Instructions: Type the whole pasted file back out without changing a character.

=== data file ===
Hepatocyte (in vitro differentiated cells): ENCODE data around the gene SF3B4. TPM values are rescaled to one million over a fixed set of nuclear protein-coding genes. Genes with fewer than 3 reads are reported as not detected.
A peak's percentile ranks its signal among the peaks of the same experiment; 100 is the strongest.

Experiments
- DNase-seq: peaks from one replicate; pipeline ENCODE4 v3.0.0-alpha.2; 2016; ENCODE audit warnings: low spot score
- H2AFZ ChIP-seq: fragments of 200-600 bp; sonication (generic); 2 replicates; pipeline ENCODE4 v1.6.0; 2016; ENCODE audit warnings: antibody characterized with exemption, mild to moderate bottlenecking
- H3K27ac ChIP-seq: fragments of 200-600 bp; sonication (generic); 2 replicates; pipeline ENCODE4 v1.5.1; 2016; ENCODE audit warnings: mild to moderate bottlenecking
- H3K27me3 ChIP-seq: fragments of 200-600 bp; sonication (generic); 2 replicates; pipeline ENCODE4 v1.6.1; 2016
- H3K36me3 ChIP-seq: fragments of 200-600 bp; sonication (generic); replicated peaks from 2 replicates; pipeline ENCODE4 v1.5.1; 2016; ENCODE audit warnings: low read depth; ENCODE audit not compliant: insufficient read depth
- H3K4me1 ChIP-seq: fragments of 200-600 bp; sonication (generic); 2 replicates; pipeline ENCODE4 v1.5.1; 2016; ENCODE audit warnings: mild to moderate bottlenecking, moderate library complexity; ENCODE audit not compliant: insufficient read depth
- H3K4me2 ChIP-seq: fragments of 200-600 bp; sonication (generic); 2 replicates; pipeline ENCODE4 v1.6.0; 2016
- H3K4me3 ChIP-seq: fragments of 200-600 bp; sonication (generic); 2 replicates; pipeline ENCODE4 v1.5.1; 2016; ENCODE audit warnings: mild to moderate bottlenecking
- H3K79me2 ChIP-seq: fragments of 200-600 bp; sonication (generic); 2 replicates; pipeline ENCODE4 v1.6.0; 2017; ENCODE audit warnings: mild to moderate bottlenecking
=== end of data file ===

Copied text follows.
Hepatocyte (in vitro differentiated cells): ENCODE data around the gene SF3B4. TPM values are rescaled to one million over a fixed set of nuclear protein-coding genes. Genes with fewer than 3 reads are reported as not detected.
A peak's percentile ranks its signal among the peaks of the same experiment; 100 is the strongest.

Experiments
- DNase-seq: peaks from one replicate; pipeline ENCODE4 v3.0.0-alpha.2; 2016; ENCODE audit warnings: low spot score
- H2AFZ ChIP-seq: fragments of 200-600 bp; sonication (generic); 2 replicates; pipeline ENCODE4 v1.6.0; 2016; ENCODE audit warnings: antibody characterized with exemption, mild to moderate bottlenecking
- H3K27ac ChIP-seq: fragments of 200-600 bp; sonication (generic); 2 replicates; pipeline ENCODE4 v1.5.1; 2016; ENCODE audit warnings: mild to moderate bottlenecking
- H3K27me3 ChIP-seq: fragments of 200-600 bp; sonication (generic); 2 replicates; pipeline ENCODE4 v1.6.1; 2016
- H3K36me3 ChIP-seq: fragments of 200-600 bp; sonication (generic); replicated peaks from 2 replicates; pipeline ENCODE4 v1.5.1; 2016; ENCODE audit warnings: low read depth; ENCODE audit not compliant: insufficient read depth
- H3K4me1 ChIP-seq: fragments of 200-600 bp; sonication (generic); 2 replicates; pipeline ENCODE4 v1.5.1; 2016; ENCODE audit warnings: mild to moderate bottlenecking, moderate library complexity; ENCODE audit not compliant: insufficient read depth
- H3K4me2 ChIP-seq: fragments of 200-600 bp; sonication (generic); 2 replicates; pipeline ENCODE4 v1.6.0; 2016
- H3K4me3 ChIP-seq: fragments of 200-600 bp; sonication (generic); 2 replicates; pipeline ENCODE4 v1.5.1; 2016; ENCODE audit warnings: mild to moderate bottlenecking
- H3K79me2 ChIP-seq: fragments of 200-600 bp; sonication (generic); 2 replicates; pipeline ENCODE4 v1.6.0; 2017; ENCODE audit warnings: mild to moderate bottlenecking